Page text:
Today, most people are eating a lot of omega-6 fatty acids.
At the same time, the consumption of animal foods that are high in omega-3s is the lowest it has ever been.
Scientists suspect that a distorted ratio of these polyunsaturated fatty acids may be one of the most damaging aspects of the Western diet.
Omega-6 and omega-3 fatty acids are called polyunsaturated fats because they have many double bonds (poly=many).
Your body doesn’t have the enzymes to produce them, so you must get them from your diet.
If you don't get any from your diet, you develop a deficiency and become sick. That is why they are termed "essential" fatty acids.
However, these fatty acids are different than most other fats. They are not simply used for energy or stored, they are biologically active and have important roles in processes like blood clotting and inflammation.
But omega-6s and omega-3s don't have the same effects. Scientists believe omega-6s are pro-inflammatory, while omega-3s are anti-inflammatory ().
Of course, inflammation is essential for your survival. It helps protect your body from infection and injury, but it can also cause severe damage and contribute to disease when it’s chronic or excessive.
In fact, chronic inflammation may be one of the leading drivers of the most serious modern diseases, including heart disease, metabolic syndrome, diabetes, arthritis, Alzheimer's and many types of cancer.
Scientists have hypothesized that a diet high in omega-6s but low in omega-3s increases inflammation, while a diet that includes balanced amounts of each reduces inflammation ().
Those who follow a Western diet are typically eating way too much omega-6s relative to omega-3s. Many believe this is a serious health problem.
Summary An omega-6 to omega-3 ratio that is too high may contribute to excess inflammation in the body, potentially raising the risk of various diseases.
According to Dr. Stephan Guyenet, typical omega-6 to omega-3 ratios for pre-industrial populations ranged from 4:1 to 1:4.
Hunter-gatherers who ate mostly land animals consumed these fats at ratios of 2:1 to 4:1, while the Inuit, who ate mostly omega-3 rich seafood, had a ratio of 1:4. Other pre-industrial populations were somewhere in between.
Anthropological evidence also suggests that the ratio human beings evolved eating was somewhere around 1:1, while the ratio today is about 16:1 (3).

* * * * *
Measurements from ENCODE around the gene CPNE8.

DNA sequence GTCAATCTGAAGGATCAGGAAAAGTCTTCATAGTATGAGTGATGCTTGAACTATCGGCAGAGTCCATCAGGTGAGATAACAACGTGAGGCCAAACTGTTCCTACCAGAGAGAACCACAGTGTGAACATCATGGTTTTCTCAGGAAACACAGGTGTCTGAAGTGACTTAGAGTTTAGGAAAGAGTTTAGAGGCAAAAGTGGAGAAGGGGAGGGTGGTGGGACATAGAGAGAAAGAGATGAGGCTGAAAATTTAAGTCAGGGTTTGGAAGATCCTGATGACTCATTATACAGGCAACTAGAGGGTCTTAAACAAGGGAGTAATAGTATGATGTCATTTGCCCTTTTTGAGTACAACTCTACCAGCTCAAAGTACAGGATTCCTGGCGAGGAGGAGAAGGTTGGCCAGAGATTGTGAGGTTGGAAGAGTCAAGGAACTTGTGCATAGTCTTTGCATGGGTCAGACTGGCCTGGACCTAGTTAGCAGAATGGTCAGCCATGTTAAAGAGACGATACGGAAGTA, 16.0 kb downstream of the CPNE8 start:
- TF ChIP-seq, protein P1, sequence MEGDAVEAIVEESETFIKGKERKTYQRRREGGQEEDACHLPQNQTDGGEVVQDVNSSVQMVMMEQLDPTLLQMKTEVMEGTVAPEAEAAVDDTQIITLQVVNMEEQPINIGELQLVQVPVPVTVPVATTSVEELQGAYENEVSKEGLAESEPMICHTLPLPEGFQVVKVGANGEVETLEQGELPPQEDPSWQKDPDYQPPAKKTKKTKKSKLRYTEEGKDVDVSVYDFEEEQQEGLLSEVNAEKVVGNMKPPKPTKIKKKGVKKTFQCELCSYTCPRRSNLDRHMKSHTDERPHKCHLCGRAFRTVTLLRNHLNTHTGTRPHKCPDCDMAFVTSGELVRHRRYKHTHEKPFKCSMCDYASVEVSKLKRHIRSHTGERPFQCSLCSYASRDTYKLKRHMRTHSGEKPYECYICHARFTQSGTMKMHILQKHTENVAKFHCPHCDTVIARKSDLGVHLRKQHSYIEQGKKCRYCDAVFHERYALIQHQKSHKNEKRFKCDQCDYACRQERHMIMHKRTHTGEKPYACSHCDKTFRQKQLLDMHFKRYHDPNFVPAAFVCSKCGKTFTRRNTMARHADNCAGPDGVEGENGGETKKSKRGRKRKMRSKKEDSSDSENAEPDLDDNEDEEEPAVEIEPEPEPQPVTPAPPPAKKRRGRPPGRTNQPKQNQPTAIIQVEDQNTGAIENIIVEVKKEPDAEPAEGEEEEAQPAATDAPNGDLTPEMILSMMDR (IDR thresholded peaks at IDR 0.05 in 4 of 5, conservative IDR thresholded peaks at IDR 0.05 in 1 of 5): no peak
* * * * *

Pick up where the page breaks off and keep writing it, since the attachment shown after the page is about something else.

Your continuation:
Although these populations had a lower life expectancy than modern people, some researchers estimate that chronic lifestyle diseases, such as heart disease and diabetes, were much less common.
Not only did pre-industrial populations get much less omega-6 from their diets, they also got more physical exercise, ate less sugar and didn’t have access to modern junk food.
All of these factors could explain their lower rates of modern lifestyle diseases. However, the effect cannot be solely attributed to a lower intake of omega-6 fatty acids.
Summary People who ate a pre-industrial diet had an omega-6 to omega-3 ratio of about 4:1 to 1:4, most falling somewhere in between. The ratio today is 16:1, much higher than what people are genetically adapted to.
Western populations are eating large amounts of processed seed and vegetable oils. Some of these oils are loaded with omega-6s.
The technology to process these oils didn’t exist until about 100 years ago, and people have not had time to genetically adapt to the high amounts of omega-6.
In the graph below, you can see the dramatic increase in soybean oil consumption in the US, from zero to 24 pounds (11 kgs) per person per year. This amounted to a whopping 7% of total calories in the year 1999 ().
Soybean oil is currently the biggest source of omega-6 fatty acids in the US because it is really cheap and found in all sorts of processed foods.
In the graph below, you can see how the amount of omega-6 fatty acids found in body fat stores has increased by more than 200% (3-fold) in the past 50 years alone.
Thus, the fats people are eating today are leading to actual changes in their bodies, both in terms of their body fat stores and cell membrane health.
A high amount of omega-6 in cell membranes is strongly associated with the risk of heart disease, which makes perfect sense given their potential pro-inflammatory effects ():
However, no high-quality controlled studies have investigated the effects of omega-6 acids on heart disease (, ).